Finally, the pitch centre is also low – which could cause dive problems when braking (but at least dive is resisted by both springs) and allow rear suspension extension, again when braking.
In the Metal
Another advantage of such a simple design of suspension is that it is easy to make.
The solid axle uses a ‘dropped’ design so as to give room to mount the springs directly above the axle. The kingpins and kingpin frame tubes were sourced from Australian recumbent trike manufacturer Greenspeed (they’re GT3 items), and 32 x 0.9mm chrome moly tube was used for the beam axle. Front track is 910mm. (This is an extremely wide track for a single person, recumbent trike. However, it is the same as my previous Air 150 design, a machine where I found that there were very few problems with such a track on the road.)
The torsion tube was also made from 32 x 0.9mm chrome moly tube. (This size material was also used as the anti-roll bar on the Air 150.) The torsion tube is 335mm long. The torsion tube suspension pivot point comprises two 30 x 10mm sealed bearings with a long 10mm through-bolt.
The Watts Link design and build was initially a problem – until I found a simple guide to all the required dimensions. (See the ‘Watts Link Design’ breakout). This design info allowed the Watts Link assembly to be kept quite small while still allowing a vertical axle movement of 6 inches with only a few millimetres sideways motion over that full distance.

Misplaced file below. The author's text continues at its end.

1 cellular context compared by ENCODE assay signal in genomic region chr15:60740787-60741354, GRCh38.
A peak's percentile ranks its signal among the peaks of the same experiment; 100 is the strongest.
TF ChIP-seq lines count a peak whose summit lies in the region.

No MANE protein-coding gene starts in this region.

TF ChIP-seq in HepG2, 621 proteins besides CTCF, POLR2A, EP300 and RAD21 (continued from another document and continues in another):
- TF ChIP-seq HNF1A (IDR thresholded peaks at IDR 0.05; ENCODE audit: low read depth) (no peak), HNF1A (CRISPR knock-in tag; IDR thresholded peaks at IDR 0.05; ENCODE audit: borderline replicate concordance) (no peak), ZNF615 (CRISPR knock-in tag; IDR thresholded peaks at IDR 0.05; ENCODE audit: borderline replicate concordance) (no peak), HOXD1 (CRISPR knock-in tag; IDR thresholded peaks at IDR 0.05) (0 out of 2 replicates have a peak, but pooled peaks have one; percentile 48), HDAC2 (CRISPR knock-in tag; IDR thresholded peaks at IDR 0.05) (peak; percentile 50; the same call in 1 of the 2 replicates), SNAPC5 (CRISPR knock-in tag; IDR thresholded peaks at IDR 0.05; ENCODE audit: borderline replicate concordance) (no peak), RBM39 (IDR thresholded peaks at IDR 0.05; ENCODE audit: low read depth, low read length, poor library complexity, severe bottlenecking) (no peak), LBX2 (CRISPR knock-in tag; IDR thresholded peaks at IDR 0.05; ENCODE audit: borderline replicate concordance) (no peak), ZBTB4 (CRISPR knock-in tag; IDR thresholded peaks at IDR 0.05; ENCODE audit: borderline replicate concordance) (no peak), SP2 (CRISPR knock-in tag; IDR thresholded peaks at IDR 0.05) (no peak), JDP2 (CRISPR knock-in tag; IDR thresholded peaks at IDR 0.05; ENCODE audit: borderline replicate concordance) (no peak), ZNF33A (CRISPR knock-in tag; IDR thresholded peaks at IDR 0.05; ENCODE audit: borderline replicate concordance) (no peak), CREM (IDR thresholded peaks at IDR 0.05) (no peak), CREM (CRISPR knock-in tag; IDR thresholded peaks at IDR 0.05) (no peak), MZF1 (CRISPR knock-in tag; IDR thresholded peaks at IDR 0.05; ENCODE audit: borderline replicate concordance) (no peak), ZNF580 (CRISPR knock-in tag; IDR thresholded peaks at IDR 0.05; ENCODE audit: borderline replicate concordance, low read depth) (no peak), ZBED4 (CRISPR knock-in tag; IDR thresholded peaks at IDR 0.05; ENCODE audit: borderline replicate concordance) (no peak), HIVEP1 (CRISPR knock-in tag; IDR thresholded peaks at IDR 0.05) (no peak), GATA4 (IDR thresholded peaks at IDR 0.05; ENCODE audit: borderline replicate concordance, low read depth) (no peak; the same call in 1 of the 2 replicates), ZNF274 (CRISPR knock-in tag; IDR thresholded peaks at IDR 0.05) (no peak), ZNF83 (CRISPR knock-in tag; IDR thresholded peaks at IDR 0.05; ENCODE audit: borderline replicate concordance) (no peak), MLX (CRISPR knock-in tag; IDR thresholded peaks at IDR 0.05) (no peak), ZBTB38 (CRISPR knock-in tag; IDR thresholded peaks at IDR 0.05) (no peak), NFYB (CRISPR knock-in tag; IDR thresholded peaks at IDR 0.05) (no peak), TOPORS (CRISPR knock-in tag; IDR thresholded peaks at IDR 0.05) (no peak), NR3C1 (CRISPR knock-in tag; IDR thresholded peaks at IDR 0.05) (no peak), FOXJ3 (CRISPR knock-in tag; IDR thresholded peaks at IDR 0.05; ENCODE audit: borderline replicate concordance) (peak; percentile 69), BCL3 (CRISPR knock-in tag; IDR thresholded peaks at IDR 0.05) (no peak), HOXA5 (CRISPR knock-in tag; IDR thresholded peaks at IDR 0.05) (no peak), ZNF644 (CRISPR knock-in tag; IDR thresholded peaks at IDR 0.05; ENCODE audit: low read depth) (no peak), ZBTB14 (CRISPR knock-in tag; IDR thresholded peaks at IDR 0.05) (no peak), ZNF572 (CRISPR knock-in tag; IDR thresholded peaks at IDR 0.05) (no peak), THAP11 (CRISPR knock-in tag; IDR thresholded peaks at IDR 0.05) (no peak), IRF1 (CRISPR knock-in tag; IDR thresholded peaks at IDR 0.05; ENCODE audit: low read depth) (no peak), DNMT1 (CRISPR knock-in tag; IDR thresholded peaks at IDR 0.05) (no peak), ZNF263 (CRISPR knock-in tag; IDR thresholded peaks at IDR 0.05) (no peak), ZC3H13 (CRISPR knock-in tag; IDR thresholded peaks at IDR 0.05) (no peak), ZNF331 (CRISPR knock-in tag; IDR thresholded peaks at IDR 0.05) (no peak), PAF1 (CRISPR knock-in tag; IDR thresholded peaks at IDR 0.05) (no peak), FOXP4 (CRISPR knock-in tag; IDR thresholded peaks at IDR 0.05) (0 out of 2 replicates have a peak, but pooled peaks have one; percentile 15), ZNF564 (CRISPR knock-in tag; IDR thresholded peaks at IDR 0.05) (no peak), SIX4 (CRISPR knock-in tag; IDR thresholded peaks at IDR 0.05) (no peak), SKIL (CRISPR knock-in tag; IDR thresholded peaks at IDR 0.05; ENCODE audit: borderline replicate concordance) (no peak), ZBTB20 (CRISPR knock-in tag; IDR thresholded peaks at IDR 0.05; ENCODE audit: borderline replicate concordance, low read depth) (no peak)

The Watts links were made from 12.7 x 0.9mm chrome moly tube. Six millimetre rod-ends were used. As with the other suspension pivot, two 30 x 10mm sealed bearings with a 10mm through-bolt were used for the Watts Link frame pivot.
Watts Link Design
I have a rare series of books published in Moscow in 1975. Called ‘Mechanisms in Modern Engineering Design’, the five-volume series was authored by Prof Ivan Artobolevsky and contains literally thousands of descriptions of different mechanisms.